Cues-filtered-out took the defining features of CMC to be the absence of regulating feedback and reduced status and position cues. This was taken to result in anonymity and deindividuation, with a variety of communicative consequences (e.g. Hiltz and Turoff, 1978; Kiesler et al., 1984). In experiments where small face-to-face groups were compared with small computer-mediated groups, researchers found that the latter took longer to complete tasks, single leaders were less likely to emerge, participation became more equal, and there was more uninhibited behaviour (e.g. Hiltz and Turoff, 1978; Siegel et al., 1986). Most famous of the ‘uninhibited’ behaviours is flaming, which Walther et al. (1994) in a meta-analysis defined operationally as name calling, swearing, insults, impolite statements, threats and put-downs, crude flirtations of a demeaning or sexually explicit nature, and attacks on groups or individuals.

The task-oriented claims made from this approach have held up reasonably well, but the interpersonal implications of the cues-filtered-out approach have been roundly criticazed, and this deterministic perspective has for the most part been dropped (although, as I will discuss below, the issue of limited non-verbal cues remains central). The criticisms were methodological, empirical and conceptual. Methodologically, most of the lab studies brought together unrealistically small, zero-history groups for a median time period of 30 minutes (Rafaeli and Sudweeks, 1997; Walther et al., 1994; Weisband and Atwater, 1999). Among differences in research designs were group characteristics and members, communication system infrastructures, functions or tasks around which the groups were organized, and groups’ temporal structures (Hollingshead and McGrath, 1995; Walther, 1992; Walther and Burgoon, 1992). However, these variations were rarely addressed within the work, confounding experimental designs with findings (Hollingshead and McGrath, 1995).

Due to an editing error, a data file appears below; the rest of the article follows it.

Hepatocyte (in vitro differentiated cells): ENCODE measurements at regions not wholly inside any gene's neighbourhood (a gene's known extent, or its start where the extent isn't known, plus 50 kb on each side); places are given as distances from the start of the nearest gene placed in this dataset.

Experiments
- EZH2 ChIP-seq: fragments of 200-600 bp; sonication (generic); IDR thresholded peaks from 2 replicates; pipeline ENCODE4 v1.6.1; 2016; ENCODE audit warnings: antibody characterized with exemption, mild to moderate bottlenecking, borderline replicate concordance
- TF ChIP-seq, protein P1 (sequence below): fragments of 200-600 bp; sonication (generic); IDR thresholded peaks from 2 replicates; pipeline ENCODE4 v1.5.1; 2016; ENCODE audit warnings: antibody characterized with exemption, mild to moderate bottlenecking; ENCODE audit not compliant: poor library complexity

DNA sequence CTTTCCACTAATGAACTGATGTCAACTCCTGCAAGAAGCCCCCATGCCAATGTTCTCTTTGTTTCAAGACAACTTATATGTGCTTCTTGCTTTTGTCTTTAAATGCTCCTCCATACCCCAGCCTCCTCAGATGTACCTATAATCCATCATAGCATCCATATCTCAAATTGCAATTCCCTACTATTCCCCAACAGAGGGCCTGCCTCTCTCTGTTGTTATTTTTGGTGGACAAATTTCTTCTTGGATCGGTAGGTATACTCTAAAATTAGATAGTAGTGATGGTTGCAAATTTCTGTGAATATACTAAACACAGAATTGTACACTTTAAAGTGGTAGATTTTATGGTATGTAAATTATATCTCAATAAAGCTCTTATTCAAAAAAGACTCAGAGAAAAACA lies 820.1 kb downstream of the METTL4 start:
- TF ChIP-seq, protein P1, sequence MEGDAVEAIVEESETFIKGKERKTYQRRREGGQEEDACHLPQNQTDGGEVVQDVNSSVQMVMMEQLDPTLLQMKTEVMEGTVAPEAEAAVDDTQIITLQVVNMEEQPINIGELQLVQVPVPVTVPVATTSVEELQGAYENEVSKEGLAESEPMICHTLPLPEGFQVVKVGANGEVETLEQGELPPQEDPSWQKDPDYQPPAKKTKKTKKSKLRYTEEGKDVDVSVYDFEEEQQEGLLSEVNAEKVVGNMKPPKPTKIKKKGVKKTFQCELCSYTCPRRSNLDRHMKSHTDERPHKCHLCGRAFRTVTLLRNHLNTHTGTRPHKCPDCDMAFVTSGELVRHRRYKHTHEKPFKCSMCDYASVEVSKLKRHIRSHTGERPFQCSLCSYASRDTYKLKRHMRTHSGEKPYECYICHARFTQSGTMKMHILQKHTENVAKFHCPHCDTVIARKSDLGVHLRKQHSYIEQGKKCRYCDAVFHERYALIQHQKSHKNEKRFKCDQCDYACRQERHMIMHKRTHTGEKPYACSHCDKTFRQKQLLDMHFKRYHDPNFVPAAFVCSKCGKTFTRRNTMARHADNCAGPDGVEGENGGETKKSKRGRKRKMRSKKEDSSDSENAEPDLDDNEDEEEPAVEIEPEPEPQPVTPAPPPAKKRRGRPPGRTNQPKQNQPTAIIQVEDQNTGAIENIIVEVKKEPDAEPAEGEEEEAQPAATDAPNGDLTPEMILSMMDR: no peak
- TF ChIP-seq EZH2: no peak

Empirically, the laboratory evidence for differences between face-to-face and computer-mediated communication was statistically significant, but the magnitude of difference was small (Walther et al., 1994). More importantly, research using a different methodological approach—the field study—turned up evidence that socioemotional communication not only existed in computer-mediated groups, but was more likely to be prosocial than antisocial. Hiltz and Turoff (1978) reported that users compensated for the coldness of the medium with extra efforts to be friendly, warm and personal. Social cues reported in early CMC field studies included ASCII art, salutations, degree of formality of language, paralanguage, communication styles and message headers (Hiltz and Turoff, 1978; Lea et al., 1992). In a content analysis of transcripts from a professionally oriented CompuServe forum, Rice and Love (1987) found that socioemotional content (defined as showing solidarity, tension relief, agreement, antagonism, tension and disagreement) constituted around 30 per cent of messages. Only 0.4 per cent of the content was negative, and 18 per cent showed solidarity. In their critique of the notion that flaming is rampant in computer-mediated systems, Lea et al. (1992) concluded that there was no comparative evidence that flaming is more common in CMC than in other media or face-to-face. The richer portrait of CMC revealed by field research has since led to more sophisticated conceptualizations of variables in experimental research.

Most conceptual criticisms of the cues-filtered-out perspective revolved around definitions of socioemotional communication and disinhibition. As Lea (1991) pointed out, Bale’s category system, which was often used to code messages, has very restrictive definitions of socioemotional. It also requires that messages be identified as either socioemotional or task-oriented, whereas messages are usually multifunctional and can be both. Thus, even studies such as Rice and Love’s, which found considerable socioemotional communication, may have underestimated its prevalence. Regarding disinhibition, many studies included positive as well as negative comments as uninhibited behaviour (Lea et al., 1992), so that most socioemotional or off-task communication was seen as disinhibited. Empirical evidence also showed that even flaming, which seemed to be the most clearly disinhibited behaviour, sometimes took inhibited forms (for instance, punctuation marks substituted for letters in swear words). Furthermore, flaming was shown to be context-dependent, occurring at different levels across computer-mediated groups (Lea et al., 1992). If the cues-filtered-out perspective was right that media characteristics have consistent effects, there was no way to account for the development of norms regarding the appropriateness of flaming, or the fact that over time groups came to sanction inappropriate behaviours (Hiltz and Turoff, 1978; Lea et al., 1992). I return to the issues of context and norm development throughout what follows.